Other resources children & violent extremism            Other resources Women in detention

Penal Reform International and the Human Rights Implementation Centre at the University of Bristol Law School have also developed a set of tools titled Monitoring Prisoners with Special Needs. The tools are aimed at assisting NPMs with their monitoring of four groups of prisoners, namely LGBTI prisoners, older prisoners, prisoners with disabilities and foreign national prisoners.

Dignity – The Danish Institute Against Torture is another respected international CSO, which has developed an excellent publication on the topic of women in detention, titled Conditions for Women in Detention: Needs, vulnerabilities and good practices (please click on the image below to access the document). Dignity has also made available a wide range of country-specific documents on torture, including on incarcerated women and children.

Dignity Conditions Women Detention

In 2018 a consortium of three organizations issued a new publication with a focus on minors titled Children in Pretrial Detention: Promoting Stronger International Time Limits. Based on extensive research, the authors, Juvenile Justice Advocates International, International Human Rights Law Clinic at Washington College of Law, and University of Minnesota Human Rights Center found that long periods of time in pretrial detention typically result in increased risk of torture, false confessions and unfair plea bargains, increased corruption, physical and mental abuse, prison overcrowding and increased recidivism. The report argues for a whole raft of measures to counter prolonged pretrial detention. An English version of the report can be obtained by clicking on the image below, while a summary of the report in French is also available.

Anti-Torture Resources

Washington College of Law’s Anti Torture Initiative (which is part of its Centre for Human Rights & Humanitarian Law) has other useful publications of potential interest to Canadian readers. Its 2017 and 2013 publications, Protecting Children against Torture in Detention and Torture in Healthcare Settings, are illustrative cases in point. The focus of the former in section 3 titled ‘Children Deprived of Liberty in Non-Traditional Contexts’ and the discussions on immigration detention, social care homes and orphanages are especially revealing, while the chapter titled ‘Deprivation of Liberty of Children: The Importance of Monitoring’ (see page 209 onwards) is worth at least two or three reads. Click on the images below please to access the publications (available only in English).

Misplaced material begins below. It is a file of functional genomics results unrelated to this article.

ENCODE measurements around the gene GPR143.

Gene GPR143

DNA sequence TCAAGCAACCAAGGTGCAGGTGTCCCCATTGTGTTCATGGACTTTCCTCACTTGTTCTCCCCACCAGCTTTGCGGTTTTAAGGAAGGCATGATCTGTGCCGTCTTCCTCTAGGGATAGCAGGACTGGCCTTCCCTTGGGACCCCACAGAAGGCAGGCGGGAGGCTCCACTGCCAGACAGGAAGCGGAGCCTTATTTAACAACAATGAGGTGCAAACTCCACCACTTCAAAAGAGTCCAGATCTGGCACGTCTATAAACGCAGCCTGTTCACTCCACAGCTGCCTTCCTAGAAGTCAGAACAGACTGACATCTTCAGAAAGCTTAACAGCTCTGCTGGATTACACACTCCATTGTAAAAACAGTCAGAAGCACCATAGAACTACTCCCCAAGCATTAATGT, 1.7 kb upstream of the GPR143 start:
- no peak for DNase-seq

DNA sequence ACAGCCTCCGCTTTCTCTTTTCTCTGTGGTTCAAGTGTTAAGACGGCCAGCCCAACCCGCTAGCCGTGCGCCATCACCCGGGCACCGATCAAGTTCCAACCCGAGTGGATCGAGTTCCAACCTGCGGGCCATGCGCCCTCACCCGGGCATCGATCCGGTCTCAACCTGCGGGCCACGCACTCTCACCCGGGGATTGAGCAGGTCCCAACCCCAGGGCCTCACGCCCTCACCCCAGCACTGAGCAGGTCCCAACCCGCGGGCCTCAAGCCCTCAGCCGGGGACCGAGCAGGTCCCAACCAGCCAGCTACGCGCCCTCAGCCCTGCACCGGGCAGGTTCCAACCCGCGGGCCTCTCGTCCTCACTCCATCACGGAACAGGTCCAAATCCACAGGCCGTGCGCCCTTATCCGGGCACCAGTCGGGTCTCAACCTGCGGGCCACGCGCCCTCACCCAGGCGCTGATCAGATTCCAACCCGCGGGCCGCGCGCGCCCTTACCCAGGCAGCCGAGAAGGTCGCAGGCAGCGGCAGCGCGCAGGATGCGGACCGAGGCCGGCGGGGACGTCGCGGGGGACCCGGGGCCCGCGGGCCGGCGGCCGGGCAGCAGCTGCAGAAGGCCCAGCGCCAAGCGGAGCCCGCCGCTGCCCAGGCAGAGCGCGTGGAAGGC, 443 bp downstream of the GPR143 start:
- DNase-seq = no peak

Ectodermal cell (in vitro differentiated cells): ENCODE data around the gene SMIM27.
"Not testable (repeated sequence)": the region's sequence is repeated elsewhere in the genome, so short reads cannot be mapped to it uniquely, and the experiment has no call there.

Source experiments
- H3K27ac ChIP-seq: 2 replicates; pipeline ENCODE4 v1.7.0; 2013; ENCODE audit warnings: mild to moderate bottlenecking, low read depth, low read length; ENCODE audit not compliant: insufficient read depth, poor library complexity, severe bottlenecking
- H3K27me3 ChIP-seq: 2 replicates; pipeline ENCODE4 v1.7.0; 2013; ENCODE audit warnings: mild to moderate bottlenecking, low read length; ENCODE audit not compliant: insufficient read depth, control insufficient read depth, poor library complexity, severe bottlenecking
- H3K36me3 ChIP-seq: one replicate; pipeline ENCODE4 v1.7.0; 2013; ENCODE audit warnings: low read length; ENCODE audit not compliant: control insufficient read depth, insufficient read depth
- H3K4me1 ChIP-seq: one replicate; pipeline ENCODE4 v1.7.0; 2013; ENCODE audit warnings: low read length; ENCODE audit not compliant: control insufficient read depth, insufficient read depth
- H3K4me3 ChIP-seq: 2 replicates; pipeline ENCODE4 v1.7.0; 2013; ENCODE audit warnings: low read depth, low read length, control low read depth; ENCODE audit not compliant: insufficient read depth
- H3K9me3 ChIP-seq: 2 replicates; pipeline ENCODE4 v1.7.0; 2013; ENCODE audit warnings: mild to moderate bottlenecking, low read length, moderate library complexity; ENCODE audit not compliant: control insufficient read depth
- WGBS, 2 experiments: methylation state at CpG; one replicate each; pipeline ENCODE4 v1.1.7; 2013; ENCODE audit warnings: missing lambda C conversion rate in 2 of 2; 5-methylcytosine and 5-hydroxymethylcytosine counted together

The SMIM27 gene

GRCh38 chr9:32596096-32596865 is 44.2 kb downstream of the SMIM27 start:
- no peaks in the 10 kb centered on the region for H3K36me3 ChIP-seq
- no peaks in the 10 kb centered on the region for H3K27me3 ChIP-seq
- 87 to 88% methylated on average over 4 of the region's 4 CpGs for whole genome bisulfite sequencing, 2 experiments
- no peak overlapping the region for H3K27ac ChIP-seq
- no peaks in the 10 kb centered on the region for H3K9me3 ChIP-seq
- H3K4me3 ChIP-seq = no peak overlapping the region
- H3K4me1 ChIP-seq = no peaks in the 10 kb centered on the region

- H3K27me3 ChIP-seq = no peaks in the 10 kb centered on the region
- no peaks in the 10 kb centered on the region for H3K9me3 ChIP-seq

Anti-Torture Resources            Anti-Torture Resources

The Council of Europe’s European Committee for the Prevention of Torture (CPT) similarly represents an invaluable source for Canadian actors engaged in detention monitoring. Even though the Council of Europe’s overall legal framework may not directly apply to Canada (for obvious reasons!), the standards and tools developed by the CPT over the course of several decades are still highly relevant, not least as they advance and draw on best practice.

The CPT’s standards and tools are divided into eight categories which include the following:

  • Police/law enforcement;
  • Prisons;
  • Immigration detention;
  • Psychiatric establishments/social care homes;
  • Juveniles;
  • Women;
  • Accountability/complaints mechanisms;
  • And transport.

It should be noted that all of the documents relating to these categories are also available in French.

Depending upon the category, these groupings are then subdivided into sub-categories. Thus, under the category of ‘police’ the interested reader will find documents on Police custody, Developments concerning CPT standards in respect of police custody, Access to a lawyer as a means of preventing ill-treatment and Electrical discharge weapons. The category of ‘prisons’ is even more diverse, comprising nine sub-categories.